Yanks rally after 'wonky' interference call in 1st


ANAHEIM, Calif. — An infield fly and interference call loomed large in a game for the second time in less than a week.

This time it was the New York Yankees and Juan Soto.

The Yankees had the bases loaded with no outs in the first inning Wednesday night against the Los Angeles Angels when they were done in by an unconventional double play.

Despite the strange start to the game, the Yankees were able to rally for a 2-1 victory.

“A tough way to start things when you load the bases there in the first inning and you’ve got a good pitcher on the ropes. But by the letter of the law it was probably the right call,” said New York manager Aaron Boone, who was ejected.

Giancarlo Stanton hit a high popup near the bag at second. Umpires called an infield fly, but Soto bumped into Angels shortstop Zach Neto with his hip as he tried to get back to second base, causing Neto to lose track of the ball and it landing in the infield.

Second base umpire Vic Carapazza ruled that Soto interfered with Neto, leading to the second out.

“Obviously, a wonky play. Once Juan commits to getting there and he’s trying to stay out of the way, if Neto catches it, he might catch it on the bag for a double play. It’s like, ‘Where do you go?'” Boone said.

Carapazza said in a pool report after the game that it was his opinion that Soto didn’t intentionally make contact with Neto to interfere, but Soto was not standing on the base, which is the only time the baserunner is protected.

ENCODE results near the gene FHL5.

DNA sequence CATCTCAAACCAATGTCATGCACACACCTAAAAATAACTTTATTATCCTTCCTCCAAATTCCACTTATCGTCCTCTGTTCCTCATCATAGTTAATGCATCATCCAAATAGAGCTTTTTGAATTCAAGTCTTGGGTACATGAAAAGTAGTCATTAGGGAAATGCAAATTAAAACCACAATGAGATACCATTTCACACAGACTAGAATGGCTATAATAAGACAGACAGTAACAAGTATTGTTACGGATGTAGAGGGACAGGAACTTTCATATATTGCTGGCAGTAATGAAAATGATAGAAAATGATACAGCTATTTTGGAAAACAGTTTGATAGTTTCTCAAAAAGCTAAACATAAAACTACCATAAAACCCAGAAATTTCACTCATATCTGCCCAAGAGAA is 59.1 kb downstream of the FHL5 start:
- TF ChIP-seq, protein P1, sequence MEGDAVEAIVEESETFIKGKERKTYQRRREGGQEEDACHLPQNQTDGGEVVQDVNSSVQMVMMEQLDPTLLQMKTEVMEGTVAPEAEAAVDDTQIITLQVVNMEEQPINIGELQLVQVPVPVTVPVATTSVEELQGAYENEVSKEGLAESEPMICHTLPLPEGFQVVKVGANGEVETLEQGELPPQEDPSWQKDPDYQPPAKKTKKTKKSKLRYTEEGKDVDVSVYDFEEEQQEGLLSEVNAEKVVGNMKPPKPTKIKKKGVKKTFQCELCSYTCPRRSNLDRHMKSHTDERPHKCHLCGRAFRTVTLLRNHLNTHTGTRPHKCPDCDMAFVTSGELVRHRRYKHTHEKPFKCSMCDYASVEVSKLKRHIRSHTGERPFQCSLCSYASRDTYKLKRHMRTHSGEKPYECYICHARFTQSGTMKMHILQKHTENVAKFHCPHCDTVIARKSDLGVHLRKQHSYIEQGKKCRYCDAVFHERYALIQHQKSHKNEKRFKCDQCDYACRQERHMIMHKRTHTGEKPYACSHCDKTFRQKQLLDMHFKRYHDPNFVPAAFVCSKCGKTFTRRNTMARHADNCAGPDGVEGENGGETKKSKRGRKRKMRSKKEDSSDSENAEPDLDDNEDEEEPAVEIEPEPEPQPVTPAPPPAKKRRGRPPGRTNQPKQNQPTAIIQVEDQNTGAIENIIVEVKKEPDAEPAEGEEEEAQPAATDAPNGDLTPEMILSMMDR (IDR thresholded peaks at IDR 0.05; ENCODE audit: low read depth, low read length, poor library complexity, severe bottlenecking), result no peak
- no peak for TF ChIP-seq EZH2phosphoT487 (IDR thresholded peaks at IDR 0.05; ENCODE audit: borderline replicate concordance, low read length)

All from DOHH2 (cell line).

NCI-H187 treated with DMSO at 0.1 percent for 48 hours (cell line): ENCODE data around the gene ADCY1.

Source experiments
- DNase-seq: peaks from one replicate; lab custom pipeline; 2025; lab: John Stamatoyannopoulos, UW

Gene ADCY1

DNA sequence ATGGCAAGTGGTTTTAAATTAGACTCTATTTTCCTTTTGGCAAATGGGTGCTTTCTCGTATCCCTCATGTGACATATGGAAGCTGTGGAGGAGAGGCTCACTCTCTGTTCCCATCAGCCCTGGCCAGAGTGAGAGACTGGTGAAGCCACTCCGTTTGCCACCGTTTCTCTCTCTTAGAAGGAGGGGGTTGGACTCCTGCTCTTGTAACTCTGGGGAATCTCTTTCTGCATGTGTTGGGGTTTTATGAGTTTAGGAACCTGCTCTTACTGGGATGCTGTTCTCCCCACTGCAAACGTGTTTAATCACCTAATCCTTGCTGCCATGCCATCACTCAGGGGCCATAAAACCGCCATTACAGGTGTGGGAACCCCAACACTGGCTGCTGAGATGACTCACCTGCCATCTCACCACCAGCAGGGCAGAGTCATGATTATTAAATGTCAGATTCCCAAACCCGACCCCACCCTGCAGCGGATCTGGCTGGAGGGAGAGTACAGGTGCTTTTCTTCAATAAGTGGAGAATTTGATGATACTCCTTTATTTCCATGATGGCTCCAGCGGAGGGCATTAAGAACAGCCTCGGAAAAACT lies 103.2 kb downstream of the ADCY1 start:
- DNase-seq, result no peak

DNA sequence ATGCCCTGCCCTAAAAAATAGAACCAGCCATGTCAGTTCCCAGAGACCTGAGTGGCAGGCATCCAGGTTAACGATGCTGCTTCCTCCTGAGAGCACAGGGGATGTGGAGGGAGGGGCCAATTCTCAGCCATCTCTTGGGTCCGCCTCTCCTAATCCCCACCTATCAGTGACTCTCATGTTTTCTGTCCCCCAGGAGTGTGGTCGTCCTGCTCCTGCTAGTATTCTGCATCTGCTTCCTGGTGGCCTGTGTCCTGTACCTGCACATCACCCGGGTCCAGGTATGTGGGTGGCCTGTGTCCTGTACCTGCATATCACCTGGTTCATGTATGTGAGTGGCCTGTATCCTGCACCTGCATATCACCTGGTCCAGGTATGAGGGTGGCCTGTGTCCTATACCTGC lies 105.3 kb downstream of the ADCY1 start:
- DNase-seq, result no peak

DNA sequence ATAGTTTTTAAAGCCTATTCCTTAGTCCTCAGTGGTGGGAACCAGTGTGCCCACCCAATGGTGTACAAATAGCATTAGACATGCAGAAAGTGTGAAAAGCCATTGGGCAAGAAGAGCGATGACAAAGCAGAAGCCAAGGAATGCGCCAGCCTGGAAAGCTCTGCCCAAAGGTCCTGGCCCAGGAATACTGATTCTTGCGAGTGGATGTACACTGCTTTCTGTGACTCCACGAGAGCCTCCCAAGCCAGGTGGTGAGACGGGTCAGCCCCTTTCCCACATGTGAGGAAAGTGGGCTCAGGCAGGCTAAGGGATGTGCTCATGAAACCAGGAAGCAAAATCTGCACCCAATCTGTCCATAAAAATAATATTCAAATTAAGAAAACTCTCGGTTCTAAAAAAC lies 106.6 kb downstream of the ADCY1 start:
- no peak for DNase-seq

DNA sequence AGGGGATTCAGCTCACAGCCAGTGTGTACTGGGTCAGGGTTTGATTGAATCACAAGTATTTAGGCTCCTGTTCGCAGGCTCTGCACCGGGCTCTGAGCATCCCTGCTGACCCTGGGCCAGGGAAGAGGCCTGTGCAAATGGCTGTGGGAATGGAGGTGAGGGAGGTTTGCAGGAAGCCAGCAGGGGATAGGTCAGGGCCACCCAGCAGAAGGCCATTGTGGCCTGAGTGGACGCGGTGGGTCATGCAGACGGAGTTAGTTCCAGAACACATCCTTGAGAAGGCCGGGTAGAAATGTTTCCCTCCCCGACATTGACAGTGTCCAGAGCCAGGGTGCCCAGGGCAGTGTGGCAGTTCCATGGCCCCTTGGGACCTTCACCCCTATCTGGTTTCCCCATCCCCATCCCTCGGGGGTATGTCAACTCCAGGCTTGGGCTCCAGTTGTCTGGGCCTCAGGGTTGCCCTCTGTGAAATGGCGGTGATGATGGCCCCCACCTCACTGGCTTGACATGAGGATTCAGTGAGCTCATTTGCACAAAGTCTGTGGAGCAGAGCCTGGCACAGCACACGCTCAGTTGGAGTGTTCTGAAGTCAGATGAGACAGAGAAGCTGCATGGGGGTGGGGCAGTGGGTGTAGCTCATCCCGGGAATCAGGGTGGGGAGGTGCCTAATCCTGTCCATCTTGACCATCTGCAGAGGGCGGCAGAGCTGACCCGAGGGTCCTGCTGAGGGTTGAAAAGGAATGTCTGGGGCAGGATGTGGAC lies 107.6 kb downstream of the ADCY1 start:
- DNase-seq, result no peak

“I had him interfering with the infielder and called the infield fly first, which now the batter is out. The interference after that was the second out,” Carapazza said.

Neto also agreed that Soto wasn’t trying to interfere. It was just bad timing.

“There was no intention for me to get in his way or him to get in my way, the play just happened and I was trying to catch the ball,” Neto said. “It just got a little behind me. The umpire said every big league shortstop catches that ball. I was trying to catch it and he happened to be there.”

Boone came out to argue the call and was ejected by Carapazza. It was Boone’s third ejection of the season and 36th of his career.

Tyler Anderson and the Angels got out of the inning unscathed when Alex Verdugo grounded out.

Bench coach Brad Ausmus, who managed the Angels in 2019, took over after Boone was ejected.

Last Thursday in Chicago, umpires ruled White Sox designated runner Andrew Vaughn interfered with Orioles shortstop Gunnar Henderson on a popup by Andrew Benintendi, ending the game, won by Baltimore 8-6.

MLB said after that game that there is some discretion to not call interference, but Carapazza said that did not apply here.

“I called the infield fly rule first, which now the batter is out. That was not the case of that [White Sox-Orioles] play. It’s a little bit different,” Carapazza said.

Boone, like White Sox manager Pedro Grifol, is hoping MLB can provide even more clarity on interference plays.

“I mean, the sequence matters. But hopefully maybe we can get to revisit a little bit,” Boone said. “Juan is in jeopardy of getting doubled off, and if he doesn’t get there and if you don’t nail the get back the exact way, he gets stuck with Neto probably misjudging a little bit. But what do you do as a runner there?”



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